SpaceX Reveals New Starship Design for Next Orbital Flight Test


SpaceX, the private space company founded by billionaire Elon Musk, has shared new images of its Starship rocket, which is being prepared for its second orbital flight test. The images show a new feature on the top of the Super Heavy booster, which is the first stage of the two-stage-to-orbit launch vehicle. The feature is a ring of vents that will allow the hot exhaust from the Starship’s engines to escape during the separation process.

What is Starship and why is it important?

Starship is SpaceX’s ambitious project to create a fully reusable launch system that can carry up to 100 tons or 100 people to low Earth orbit, the Moon, Mars, and beyond. The system consists of two elements: the Starship spacecraft, which is the second stage and can also serve as a cargo or crew transport vehicle, and the Super Heavy booster, which is the first stage and provides most of the thrust needed to escape Earth’s gravity.

SpaceX Reveals New Starship Design for Next Orbital Flight Test
SpaceX Reveals New Starship Design for Next Orbital Flight Test

Starship is designed to use liquid oxygen and liquid methane as propellants, which can be produced on Mars using local resources. This means that Starship could potentially refuel on the Red Planet and return to Earth or explore other destinations in the solar system. Starship could also enable rapid point-to-point transportation on Earth, reducing travel time between any two cities to less than an hour.

SpaceX has been developing and testing Starship prototypes at its Starbase facility in Boca Chica, Texas, since 2019. The company has performed several high-altitude flight tests with Starship vehicles, reaching up to 10 kilometers (6.2 miles) in altitude and demonstrating controlled landing maneuvers. However, none of these vehicles have survived the landing attempt so far.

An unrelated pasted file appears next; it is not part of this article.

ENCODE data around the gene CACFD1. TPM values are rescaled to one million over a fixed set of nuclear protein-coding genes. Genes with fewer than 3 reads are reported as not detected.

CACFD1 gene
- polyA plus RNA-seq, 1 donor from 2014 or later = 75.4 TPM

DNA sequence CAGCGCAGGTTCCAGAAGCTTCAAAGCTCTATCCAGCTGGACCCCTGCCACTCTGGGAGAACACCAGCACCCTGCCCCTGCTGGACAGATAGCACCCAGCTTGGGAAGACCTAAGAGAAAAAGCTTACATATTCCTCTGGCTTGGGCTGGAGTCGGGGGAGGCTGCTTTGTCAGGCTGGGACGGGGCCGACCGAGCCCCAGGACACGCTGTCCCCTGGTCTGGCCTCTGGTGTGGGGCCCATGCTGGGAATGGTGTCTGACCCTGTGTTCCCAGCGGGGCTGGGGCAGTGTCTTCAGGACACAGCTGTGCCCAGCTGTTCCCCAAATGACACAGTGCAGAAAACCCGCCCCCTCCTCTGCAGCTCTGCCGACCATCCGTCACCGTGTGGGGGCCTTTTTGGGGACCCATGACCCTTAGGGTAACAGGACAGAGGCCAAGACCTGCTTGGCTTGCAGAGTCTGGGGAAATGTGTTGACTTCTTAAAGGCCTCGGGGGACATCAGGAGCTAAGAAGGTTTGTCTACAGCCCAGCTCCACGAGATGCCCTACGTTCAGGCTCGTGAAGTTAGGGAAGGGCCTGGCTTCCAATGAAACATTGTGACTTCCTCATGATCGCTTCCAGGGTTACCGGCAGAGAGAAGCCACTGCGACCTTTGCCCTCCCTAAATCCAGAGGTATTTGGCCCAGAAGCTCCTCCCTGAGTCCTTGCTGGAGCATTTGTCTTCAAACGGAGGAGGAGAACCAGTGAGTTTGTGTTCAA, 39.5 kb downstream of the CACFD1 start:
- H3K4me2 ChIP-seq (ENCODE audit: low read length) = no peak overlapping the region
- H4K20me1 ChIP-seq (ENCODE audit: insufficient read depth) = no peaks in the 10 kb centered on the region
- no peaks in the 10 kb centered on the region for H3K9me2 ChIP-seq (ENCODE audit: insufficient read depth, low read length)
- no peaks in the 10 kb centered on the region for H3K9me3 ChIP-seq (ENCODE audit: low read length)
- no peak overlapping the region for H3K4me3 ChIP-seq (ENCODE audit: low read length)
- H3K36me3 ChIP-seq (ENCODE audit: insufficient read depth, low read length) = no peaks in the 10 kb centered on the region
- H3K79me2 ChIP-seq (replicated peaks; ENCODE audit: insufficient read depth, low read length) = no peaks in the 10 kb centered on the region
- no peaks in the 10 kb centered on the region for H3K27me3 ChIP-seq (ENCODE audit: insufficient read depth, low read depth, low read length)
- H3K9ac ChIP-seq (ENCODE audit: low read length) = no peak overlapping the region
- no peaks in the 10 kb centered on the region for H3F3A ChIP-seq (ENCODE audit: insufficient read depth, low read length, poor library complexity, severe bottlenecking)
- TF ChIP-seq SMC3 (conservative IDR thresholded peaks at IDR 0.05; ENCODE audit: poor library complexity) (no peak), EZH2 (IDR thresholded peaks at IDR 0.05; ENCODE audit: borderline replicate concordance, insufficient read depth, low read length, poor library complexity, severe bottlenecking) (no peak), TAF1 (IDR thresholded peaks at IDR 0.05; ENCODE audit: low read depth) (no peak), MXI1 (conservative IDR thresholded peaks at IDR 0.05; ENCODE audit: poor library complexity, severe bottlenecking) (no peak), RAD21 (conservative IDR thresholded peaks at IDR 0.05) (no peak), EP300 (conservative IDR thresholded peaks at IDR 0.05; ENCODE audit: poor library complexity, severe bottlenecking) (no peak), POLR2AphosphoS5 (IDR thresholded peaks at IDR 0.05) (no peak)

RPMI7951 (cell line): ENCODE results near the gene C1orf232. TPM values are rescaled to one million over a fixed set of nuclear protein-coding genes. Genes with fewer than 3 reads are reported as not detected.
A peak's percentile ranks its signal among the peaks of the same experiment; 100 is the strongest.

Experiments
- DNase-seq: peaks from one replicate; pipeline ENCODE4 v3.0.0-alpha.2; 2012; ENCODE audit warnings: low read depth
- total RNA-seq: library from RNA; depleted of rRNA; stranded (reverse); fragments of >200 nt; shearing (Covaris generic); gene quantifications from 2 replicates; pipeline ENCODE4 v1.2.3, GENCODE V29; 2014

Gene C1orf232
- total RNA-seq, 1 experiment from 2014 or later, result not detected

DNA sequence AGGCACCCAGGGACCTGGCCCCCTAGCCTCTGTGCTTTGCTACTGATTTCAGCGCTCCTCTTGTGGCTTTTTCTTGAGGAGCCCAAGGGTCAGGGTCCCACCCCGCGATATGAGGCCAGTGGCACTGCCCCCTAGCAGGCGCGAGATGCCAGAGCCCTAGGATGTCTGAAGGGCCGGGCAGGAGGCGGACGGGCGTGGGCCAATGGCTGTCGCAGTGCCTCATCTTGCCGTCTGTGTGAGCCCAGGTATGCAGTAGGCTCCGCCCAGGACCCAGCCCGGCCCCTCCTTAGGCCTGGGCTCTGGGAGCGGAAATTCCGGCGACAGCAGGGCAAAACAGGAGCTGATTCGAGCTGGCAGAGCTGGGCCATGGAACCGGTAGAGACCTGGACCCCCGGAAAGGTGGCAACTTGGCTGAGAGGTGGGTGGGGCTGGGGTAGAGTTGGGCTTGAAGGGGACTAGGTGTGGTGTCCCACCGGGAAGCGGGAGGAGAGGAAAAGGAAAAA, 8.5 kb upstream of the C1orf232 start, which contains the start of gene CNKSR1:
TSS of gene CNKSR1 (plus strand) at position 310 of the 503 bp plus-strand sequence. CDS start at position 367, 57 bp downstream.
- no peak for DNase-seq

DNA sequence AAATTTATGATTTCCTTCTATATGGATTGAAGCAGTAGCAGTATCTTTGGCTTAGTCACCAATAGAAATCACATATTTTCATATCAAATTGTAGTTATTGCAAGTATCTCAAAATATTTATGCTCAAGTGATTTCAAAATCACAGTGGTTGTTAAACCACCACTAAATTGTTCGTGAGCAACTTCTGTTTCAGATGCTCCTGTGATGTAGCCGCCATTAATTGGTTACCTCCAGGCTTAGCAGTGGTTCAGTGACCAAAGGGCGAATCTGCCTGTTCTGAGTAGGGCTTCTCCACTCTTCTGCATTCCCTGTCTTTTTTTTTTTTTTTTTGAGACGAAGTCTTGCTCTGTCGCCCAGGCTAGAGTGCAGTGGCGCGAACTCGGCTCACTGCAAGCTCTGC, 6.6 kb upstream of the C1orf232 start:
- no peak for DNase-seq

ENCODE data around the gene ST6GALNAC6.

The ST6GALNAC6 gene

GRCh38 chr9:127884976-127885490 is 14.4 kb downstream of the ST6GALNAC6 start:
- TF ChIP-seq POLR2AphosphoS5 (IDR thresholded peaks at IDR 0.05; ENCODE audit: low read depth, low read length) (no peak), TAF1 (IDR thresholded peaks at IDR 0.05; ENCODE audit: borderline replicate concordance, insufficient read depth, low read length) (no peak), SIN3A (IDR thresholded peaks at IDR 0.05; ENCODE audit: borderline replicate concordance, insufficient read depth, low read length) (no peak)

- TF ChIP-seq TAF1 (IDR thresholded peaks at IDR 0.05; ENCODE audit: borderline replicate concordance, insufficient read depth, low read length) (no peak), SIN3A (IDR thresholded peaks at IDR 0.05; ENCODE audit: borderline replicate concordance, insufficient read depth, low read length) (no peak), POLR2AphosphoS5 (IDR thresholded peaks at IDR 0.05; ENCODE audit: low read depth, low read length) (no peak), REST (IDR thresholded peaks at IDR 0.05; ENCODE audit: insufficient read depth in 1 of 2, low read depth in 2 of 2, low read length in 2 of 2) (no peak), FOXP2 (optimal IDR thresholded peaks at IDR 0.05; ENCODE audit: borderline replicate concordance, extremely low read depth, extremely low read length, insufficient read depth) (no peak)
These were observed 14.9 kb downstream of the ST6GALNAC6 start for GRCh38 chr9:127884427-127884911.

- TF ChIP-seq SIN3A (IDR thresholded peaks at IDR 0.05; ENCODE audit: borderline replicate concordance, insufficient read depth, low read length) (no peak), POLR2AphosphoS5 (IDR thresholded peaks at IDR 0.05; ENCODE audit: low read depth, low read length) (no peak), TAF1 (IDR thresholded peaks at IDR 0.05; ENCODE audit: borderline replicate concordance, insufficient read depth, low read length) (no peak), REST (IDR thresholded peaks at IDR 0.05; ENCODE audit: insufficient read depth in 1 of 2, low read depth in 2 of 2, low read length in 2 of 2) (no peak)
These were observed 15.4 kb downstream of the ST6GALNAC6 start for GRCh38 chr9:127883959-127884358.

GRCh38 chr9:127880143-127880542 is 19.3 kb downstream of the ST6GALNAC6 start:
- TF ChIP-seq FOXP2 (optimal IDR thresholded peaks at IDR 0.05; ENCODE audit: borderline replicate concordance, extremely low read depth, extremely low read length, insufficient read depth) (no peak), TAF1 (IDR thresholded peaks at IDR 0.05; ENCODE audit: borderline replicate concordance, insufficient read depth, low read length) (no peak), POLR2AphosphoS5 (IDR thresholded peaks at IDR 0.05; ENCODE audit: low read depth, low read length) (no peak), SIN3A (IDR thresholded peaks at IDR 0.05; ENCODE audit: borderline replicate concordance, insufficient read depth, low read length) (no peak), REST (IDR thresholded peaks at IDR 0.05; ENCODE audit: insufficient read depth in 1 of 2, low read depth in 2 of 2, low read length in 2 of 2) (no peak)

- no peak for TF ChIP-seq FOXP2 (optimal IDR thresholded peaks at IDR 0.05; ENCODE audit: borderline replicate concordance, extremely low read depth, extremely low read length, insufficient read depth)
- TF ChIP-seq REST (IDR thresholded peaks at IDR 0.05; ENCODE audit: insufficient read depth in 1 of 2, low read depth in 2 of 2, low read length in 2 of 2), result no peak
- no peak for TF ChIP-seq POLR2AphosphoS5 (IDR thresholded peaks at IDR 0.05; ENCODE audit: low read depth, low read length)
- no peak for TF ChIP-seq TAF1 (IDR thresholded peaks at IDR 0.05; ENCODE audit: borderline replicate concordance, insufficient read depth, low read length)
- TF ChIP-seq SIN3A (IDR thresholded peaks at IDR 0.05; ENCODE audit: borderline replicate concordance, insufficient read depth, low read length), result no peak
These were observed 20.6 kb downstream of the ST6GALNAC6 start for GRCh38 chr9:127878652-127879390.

What happened during the first orbital flight test?

The first orbital flight test of Starship took place on April 20, 2023, when SpaceX launched a Starship vehicle named SN24 and a Super Heavy booster named BN3 from Starbase. The plan was to send Starship into a low Earth orbit with an apogee of about 250 kilometers (155 miles) and a perigee of about 50 kilometers (31 miles), then re-enter the atmosphere and splash down in the Pacific Ocean near Hawaii after about 90 minutes of flight. The Super Heavy booster was supposed to separate from Starship at an altitude of about 70 kilometers (43 miles) and perform a boost-back burn to land on a floating platform in the Gulf of Mexico.

However, things did not go as planned. Shortly after liftoff, four of the 33 Raptor engines on the Super Heavy booster shut down prematurely due to a malfunction in the hot gas manifold, which distributes propellant to the combustion chambers. This reduced the thrust and velocity of the booster, making it unable to reach the desired orbit. As a result, SpaceX decided to abort the mission and activate the flight termination system, which detonated explosive charges on both stages to destroy them in mid-air.

The explosion created a spectacular fireball that was visible from miles away. Debris from the rocket rained down over a large area, causing damage to some buildings and vehicles. No injuries were reported, but some residents were evacuated as a precaution. The Federal Aviation Administration (FAA), which regulates commercial space launches in the US, launched an investigation into the incident and suspended SpaceX’s launch license until further notice.

What are the changes for the second orbital flight test?